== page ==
1,000 days after the Ampatuan Massacre, justice remains elusive

DAVAO CITY (MindaNews/18 August) – A thousand days and still no justice.

Journalists and relatives of victims of the November 23, 2009 massacre of 58 persons, 32 of them from the media, will gather Sunday to commemorate the 1,000th day since the massacre and to reiterate calls for justice.

In General Santos, families of massacre victims will hold a press conference at the Forest Lake Memorial Park in General Santos at 4 p.m. after a mass and motorcade around the city. They will also exhibit art works made by the children of the slain journalists.

In Metro Manila, media groups such as the National Union of Journalists of the Philippines, Philippine Press Institute, Kapisanan ng mga Brodkaster sa Pilipinas, Philippine Center for Investigative Journalism and networks ABS-CBN and GMA7 will mark the 1000th day with a vigil at the Bantayog ng mga Bayani in Quezon City from 4 p.m. Sunday to 9 a.m. Monday.

In a statement, the NUJP said the vigil “aims to remember the fallen victims of the massacre, 32 of whom are members of media.”

“The continued killings of journalists and refusal of Congress to pass the Freedom of Information Law have underscored the dire state of press freedom in the country,” it said.

The Ampatuan Masacre is the single most brutal attack against journalists worldwide and the worst pre-election violent incident in Philippine history.

The convoy of 53 persons led by Genalyn, the wife of then Buluan Vice Mayor Esmael “Toto” Mangudadatu , was en route to the Commission on Elections provincial office in Shariff Aguak town in Maguindanao to file Mangudadatu’s certificate of candidacy.

Along the national highway in Ampatuan, the town just before Shariff Aguak, the 53-person convoy and five others in two vehicles that happened to pass at the wrong time, were stopped by about a hundred armed men reportedly led by then Datu Unsay mayor Andal “Datu Unsay” Ampatuan, Jr., and herded some 3.5 kilometers into the foothills of Daguma Range in Sitio Masalay, Barangay Salman, where they were gunned down.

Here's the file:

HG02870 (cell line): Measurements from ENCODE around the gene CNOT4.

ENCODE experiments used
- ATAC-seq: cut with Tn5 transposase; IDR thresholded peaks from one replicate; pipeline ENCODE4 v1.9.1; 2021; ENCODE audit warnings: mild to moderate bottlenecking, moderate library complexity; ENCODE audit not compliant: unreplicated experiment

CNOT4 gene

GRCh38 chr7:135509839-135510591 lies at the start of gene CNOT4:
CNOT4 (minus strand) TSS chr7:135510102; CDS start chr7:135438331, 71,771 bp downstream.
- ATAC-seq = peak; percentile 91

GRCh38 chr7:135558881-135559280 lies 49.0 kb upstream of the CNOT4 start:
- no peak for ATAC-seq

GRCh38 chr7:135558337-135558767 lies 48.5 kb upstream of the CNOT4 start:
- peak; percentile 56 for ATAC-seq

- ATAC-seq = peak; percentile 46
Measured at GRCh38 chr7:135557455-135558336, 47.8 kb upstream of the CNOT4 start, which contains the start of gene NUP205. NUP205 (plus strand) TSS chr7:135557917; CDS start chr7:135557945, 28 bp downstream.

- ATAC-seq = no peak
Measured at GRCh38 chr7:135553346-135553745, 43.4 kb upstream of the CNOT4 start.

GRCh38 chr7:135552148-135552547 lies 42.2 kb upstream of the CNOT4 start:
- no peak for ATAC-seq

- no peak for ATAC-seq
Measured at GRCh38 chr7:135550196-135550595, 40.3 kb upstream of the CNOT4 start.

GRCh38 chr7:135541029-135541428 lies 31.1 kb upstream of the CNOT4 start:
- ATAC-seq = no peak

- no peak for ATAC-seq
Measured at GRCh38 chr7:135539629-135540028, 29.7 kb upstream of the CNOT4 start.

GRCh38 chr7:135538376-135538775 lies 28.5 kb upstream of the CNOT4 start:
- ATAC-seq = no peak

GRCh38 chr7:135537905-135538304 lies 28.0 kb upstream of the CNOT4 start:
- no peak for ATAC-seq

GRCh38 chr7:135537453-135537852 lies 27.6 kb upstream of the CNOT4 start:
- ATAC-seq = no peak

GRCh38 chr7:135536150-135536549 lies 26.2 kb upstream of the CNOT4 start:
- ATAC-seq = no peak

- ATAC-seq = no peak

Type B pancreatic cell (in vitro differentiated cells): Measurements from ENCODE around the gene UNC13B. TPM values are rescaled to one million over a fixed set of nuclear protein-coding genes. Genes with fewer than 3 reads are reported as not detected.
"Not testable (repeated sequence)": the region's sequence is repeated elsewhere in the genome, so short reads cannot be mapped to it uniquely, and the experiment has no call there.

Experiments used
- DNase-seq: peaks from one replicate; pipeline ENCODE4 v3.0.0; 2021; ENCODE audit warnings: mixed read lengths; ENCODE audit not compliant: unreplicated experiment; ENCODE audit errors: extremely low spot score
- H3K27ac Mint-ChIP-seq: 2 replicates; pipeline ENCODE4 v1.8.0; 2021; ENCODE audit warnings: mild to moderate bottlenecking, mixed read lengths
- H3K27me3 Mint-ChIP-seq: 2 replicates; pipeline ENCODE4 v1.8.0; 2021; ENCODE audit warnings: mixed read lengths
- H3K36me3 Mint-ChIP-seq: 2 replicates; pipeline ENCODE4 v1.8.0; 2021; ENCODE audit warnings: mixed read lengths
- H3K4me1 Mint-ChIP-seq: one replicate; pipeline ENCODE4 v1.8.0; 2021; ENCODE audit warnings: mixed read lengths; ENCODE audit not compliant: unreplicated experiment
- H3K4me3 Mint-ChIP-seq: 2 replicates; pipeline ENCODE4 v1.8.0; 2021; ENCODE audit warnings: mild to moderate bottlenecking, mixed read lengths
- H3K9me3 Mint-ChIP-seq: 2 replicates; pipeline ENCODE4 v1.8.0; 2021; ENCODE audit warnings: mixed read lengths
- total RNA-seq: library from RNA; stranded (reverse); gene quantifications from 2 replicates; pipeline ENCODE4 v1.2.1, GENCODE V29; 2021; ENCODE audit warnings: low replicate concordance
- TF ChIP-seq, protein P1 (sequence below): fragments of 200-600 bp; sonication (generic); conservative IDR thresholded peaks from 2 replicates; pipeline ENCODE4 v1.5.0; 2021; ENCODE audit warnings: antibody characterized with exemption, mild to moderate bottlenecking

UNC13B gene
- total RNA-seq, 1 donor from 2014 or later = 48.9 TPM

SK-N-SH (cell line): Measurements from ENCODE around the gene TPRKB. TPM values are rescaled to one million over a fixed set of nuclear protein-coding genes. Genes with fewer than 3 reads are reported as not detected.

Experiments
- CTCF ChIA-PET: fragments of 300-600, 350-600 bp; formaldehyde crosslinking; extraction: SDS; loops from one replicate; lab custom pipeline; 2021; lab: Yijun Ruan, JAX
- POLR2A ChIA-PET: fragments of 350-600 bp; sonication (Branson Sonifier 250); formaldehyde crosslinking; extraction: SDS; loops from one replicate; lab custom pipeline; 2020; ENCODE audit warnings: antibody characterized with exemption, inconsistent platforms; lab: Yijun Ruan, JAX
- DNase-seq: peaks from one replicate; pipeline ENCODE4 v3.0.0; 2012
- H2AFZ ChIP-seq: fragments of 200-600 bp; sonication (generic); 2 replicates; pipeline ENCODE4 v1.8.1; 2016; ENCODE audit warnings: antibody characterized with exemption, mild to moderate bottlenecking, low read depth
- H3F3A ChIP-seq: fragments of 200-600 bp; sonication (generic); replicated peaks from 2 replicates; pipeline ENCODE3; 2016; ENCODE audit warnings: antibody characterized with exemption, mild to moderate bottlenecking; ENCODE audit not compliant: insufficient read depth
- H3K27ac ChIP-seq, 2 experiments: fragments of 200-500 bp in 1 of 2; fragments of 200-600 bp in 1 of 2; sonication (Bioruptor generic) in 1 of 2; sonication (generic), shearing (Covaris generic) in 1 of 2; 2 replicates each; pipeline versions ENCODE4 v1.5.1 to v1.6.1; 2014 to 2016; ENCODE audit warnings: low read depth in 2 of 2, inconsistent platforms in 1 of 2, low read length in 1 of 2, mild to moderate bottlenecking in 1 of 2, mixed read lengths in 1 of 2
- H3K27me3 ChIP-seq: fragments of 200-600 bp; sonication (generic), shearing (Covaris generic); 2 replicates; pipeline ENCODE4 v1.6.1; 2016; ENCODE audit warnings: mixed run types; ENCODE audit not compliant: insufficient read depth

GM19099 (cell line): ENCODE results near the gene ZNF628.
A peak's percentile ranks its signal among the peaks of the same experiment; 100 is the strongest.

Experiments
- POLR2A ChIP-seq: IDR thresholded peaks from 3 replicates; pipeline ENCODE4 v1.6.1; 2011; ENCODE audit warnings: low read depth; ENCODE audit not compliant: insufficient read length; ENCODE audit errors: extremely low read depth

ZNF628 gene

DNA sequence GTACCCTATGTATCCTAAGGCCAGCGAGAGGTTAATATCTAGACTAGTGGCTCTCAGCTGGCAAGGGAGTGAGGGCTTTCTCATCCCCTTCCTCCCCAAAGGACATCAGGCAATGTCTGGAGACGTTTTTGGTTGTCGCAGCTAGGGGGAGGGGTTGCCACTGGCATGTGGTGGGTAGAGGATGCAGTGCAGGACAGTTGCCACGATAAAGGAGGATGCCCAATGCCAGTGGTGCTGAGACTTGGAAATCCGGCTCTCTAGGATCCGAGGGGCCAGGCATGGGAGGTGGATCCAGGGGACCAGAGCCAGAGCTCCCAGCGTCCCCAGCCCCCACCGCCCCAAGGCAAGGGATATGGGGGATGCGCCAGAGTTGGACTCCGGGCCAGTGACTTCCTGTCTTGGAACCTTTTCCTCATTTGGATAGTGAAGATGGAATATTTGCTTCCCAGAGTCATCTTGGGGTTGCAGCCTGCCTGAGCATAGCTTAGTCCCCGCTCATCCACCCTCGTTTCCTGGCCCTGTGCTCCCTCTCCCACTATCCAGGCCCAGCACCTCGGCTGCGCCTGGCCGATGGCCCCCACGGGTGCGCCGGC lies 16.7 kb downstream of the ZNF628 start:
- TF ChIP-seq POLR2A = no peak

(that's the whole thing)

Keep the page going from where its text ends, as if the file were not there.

Using a backhoe, the perpetrators buried the victims, crushed at least three vehicles and buried them along with the dead, in an apparent attempt to hide any evidence of their crime.

A thousand days later, however, justice for the victims remains elusive. Of the 196 officials, police and militiamen accused in the case, 96 were arrested, 76 were arraigned, and 100 of them, including some members of the Ampatuan clan, have remained at large.

“Shall we forgive and forget?”

In his State of the Nation Address last July 23, President Aquino asked: “Shall we forgive and forget the orphans of the (58) victims of the massacre in Maguindanao? Will their loved ones be brought back to life by forgiving and forgetting? Do we forgive and forget everything that was ever done to us, to sink us into a rotten state? Do we forgive and forget to return to the former status quo? My response: Forgiveness is possible; forgetting is not. If offenders go unpunished, society’s future suffering is guaranteed.”

At the massacre site on November 23, 2010, the first anniversary, Justice Secretary Leila de Lima said what is at trial in the massacre case “are not just the accused, but our whole government system.”

“Until and unless justice has truly been done in this case, none of us could truly claim that the Filipino people have managed to reclaim their humanity,” said De Lima.

De Lima, who was chair of the Commission on Human Rights in 2009, visited the site a few days after the massacre, in the company of forensics experts one of whom said the place reminded him of Rwanda.

The battle to bring those responsible for this “horror of horrors” is the quest of the entire Filipino people, she said, adding, “we have their  (victims’) blood in our collective hands.”

De Lima acknowledged the public’s dissatisfaction with the slow progress of the case but assured them that “everything is being done to ensure that this case is handled properly.”

Also at the first anniversary rites, President Benigno Simeon Aquino sent a message read by Secretary Teresita Quintos Deles, the presidential adviser on the peace process. His four-paragraph statement said the resolution of the case, “has become the litmus test of our justice system.” He said it is one of the top priorities of the Justice Department.

“We will not rest until justice has been served,” the President said.

NUJP has coordinated with artists’ groups, cultural singers, poets, actors and other artists to share songs and poems that tackle injustice and the continuing impunity under Pres. Benigno Aquino III’s watch.

Families of victims will be at the vigil to reiterate their calls for justice.

The NUJP statement said social media advocates will also join the commemoration by posting and sharing blogs and photos on the issue. (Carolyn O. Arguillas/MindaNews)

 

 

 

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